Even your private phone data isn't safe from the NSA

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The American agency can access phones from every major manufacturer.

The National Security Agency (NSA) can tap data from every major phone manufacturer, including iPhone, Android and BlackBerry devices, according to classified documents obtained by Der Spiegel.

That includes information from your "contact lists, SMS traffic, notes," and location data detailing where you've been, according to the report. The agency can obtain this data, in part, by hacking into phones via desktop software. Der Spiegel explained:

In the internal documents, experts boast about successful access to iPhone data in instances where the NSA is able to infiltrate the computer a person uses to sync their iPhone. Mini-programs, so-called "scripts," then enable additional access to at least 38 iPhone features.”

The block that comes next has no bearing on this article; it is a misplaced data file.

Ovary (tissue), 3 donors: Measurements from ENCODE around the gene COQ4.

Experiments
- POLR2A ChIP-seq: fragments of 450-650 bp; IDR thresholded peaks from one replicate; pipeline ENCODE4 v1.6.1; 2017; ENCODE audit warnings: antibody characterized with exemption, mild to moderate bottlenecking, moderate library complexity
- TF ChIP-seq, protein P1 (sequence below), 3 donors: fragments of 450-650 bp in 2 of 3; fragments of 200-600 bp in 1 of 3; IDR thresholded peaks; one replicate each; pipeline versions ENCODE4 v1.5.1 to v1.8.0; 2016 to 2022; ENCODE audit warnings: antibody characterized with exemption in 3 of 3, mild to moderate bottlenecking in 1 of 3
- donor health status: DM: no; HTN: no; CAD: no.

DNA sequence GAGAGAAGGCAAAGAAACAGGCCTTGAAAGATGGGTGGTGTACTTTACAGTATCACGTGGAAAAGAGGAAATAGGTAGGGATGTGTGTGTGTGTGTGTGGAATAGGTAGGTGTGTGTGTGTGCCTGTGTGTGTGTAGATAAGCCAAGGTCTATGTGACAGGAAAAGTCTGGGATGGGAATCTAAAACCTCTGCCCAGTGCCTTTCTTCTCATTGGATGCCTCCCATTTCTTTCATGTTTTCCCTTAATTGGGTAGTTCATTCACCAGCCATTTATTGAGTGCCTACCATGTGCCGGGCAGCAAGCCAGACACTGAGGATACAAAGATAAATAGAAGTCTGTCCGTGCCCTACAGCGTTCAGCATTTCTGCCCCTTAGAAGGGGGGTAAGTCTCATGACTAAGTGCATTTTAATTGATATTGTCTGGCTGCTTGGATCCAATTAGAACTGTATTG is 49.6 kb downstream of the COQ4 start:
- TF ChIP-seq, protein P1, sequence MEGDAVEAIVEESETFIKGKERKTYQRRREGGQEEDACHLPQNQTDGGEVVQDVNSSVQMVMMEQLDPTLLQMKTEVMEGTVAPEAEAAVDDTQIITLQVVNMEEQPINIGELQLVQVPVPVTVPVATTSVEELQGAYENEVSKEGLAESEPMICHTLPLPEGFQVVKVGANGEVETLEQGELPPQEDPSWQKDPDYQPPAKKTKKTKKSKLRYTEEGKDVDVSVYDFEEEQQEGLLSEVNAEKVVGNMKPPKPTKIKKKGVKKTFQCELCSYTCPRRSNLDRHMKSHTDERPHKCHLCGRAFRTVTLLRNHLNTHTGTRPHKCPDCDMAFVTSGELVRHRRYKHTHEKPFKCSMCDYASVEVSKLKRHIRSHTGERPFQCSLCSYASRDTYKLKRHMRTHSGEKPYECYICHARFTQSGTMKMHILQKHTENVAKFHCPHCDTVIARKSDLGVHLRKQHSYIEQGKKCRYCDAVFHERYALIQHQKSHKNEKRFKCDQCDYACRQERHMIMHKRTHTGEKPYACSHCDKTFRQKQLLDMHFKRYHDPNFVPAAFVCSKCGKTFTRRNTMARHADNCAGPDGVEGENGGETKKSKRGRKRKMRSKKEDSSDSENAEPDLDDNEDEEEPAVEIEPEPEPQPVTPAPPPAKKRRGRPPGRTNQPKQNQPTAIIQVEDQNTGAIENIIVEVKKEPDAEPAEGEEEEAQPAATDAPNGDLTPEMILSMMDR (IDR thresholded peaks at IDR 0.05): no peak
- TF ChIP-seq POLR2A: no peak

The documents also showed the NSA accessed BlackBerry's supposedly highly secure mail system. Just last month, the Department of Defense awarded BlackBerry an "authority to operate," which is the highest level of certification on department networks. That, ZDNet reported, is a key step toward government and military networks using BlackBerry devices in their operations. The company told Der Spiegel there's no "back door" access to its platform.

The documents indicate the NSA uses targeted snooping on smartphones, rather than broadly vacuuming data.

The report is the latest in a laundry list of the NSA's surveillance capabilities reported since former NSA contractor Edward Snowden leaked thousands of documents on spying programs earlier this year.

This week, reports emerged that the NSA started partnering with technology companies a decade ago to obtain backdoor access to encrypted information. Meanwhile, the agency apparently forced its way through or around encryption methods used by banking systems, perhaps by cracking a complex math problem.

Photo via sk8geek/Flickr

Did the NSA just crack RSA encryption?
In a recent story about the U.S. National Security Agency’s controversial Internet surveillance operations, the New York Times reported that “the agency has circumvented or cracked much of the encryption, or digital scrambling, that guards global commerce and banking systems.”
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